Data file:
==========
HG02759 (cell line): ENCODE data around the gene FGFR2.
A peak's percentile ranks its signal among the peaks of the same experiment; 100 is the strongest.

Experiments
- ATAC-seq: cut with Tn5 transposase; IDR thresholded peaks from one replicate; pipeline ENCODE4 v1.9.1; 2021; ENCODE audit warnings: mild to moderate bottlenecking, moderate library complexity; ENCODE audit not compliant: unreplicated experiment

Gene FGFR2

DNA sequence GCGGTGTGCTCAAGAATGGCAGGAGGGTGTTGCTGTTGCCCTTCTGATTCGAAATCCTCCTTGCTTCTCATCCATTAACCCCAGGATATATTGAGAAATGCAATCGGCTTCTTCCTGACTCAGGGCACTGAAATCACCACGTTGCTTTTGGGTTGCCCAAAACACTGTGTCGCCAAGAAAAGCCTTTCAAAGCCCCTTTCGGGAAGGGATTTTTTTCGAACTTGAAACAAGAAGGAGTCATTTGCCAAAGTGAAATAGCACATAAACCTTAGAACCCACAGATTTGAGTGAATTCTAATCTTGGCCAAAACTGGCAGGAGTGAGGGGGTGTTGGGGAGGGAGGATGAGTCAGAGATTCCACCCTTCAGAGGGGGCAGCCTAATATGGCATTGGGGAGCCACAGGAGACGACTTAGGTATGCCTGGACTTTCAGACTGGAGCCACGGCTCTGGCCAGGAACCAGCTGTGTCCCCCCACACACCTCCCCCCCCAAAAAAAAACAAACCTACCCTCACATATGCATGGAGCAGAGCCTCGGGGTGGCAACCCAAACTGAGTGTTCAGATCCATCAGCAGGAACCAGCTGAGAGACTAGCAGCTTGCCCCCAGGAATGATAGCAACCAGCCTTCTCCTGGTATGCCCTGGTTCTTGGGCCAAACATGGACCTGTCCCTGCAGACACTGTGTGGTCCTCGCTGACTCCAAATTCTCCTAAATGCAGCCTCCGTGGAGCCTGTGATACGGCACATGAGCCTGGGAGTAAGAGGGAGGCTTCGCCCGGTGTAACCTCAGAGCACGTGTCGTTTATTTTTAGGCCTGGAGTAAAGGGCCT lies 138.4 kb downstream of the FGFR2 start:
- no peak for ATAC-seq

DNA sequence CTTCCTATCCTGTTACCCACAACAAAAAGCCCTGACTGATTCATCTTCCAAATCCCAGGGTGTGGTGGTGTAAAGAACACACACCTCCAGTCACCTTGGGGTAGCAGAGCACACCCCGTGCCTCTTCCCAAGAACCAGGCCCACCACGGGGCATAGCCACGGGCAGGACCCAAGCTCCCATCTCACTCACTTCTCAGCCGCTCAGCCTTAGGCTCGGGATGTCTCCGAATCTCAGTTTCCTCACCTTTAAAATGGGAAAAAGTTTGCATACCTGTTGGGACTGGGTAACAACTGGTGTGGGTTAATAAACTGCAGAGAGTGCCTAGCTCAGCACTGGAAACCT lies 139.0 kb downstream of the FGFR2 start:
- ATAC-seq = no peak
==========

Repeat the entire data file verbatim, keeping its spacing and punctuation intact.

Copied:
HG02759 (cell line): ENCODE data around the gene FGFR2.
A peak's percentile ranks its signal among the peaks of the same experiment; 100 is the strongest.

Experiments
- ATAC-seq: cut with Tn5 transposase; IDR thresholded peaks from one replicate; pipeline ENCODE4 v1.9.1; 2021; ENCODE audit warnings: mild to moderate bottlenecking, moderate library complexity; ENCODE audit not compliant: unreplicated experiment

Gene FGFR2

DNA sequence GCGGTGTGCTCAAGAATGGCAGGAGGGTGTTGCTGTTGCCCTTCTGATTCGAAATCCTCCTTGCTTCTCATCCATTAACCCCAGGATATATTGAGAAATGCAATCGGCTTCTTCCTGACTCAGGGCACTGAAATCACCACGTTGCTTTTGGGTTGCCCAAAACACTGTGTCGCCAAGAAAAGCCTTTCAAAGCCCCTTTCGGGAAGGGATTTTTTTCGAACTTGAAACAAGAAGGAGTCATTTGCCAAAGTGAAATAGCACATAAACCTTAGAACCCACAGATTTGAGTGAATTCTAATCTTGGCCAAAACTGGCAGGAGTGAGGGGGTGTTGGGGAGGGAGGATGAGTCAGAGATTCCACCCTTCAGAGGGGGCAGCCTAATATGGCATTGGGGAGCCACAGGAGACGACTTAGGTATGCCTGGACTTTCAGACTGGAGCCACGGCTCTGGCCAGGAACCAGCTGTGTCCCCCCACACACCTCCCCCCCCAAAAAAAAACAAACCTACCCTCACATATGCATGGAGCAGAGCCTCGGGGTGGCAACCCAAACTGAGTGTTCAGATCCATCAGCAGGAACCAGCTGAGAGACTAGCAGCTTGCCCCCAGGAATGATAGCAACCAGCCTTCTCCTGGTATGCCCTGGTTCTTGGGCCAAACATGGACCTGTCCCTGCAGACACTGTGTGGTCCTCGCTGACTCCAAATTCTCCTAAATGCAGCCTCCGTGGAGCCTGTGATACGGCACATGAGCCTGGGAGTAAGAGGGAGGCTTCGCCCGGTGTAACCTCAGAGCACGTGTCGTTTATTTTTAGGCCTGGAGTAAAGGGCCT lies 138.4 kb downstream of the FGFR2 start:
- no peak for ATAC-seq

DNA sequence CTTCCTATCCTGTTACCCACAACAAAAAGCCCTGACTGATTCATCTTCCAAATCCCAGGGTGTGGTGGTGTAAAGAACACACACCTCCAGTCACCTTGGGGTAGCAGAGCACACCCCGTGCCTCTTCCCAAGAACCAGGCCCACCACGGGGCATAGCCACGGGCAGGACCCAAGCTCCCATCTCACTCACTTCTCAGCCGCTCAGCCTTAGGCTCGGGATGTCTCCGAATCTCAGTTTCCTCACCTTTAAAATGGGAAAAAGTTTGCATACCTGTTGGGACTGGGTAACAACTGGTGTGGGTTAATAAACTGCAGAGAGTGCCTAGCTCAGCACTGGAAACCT lies 139.0 kb downstream of the FGFR2 start:
- ATAC-seq = no peak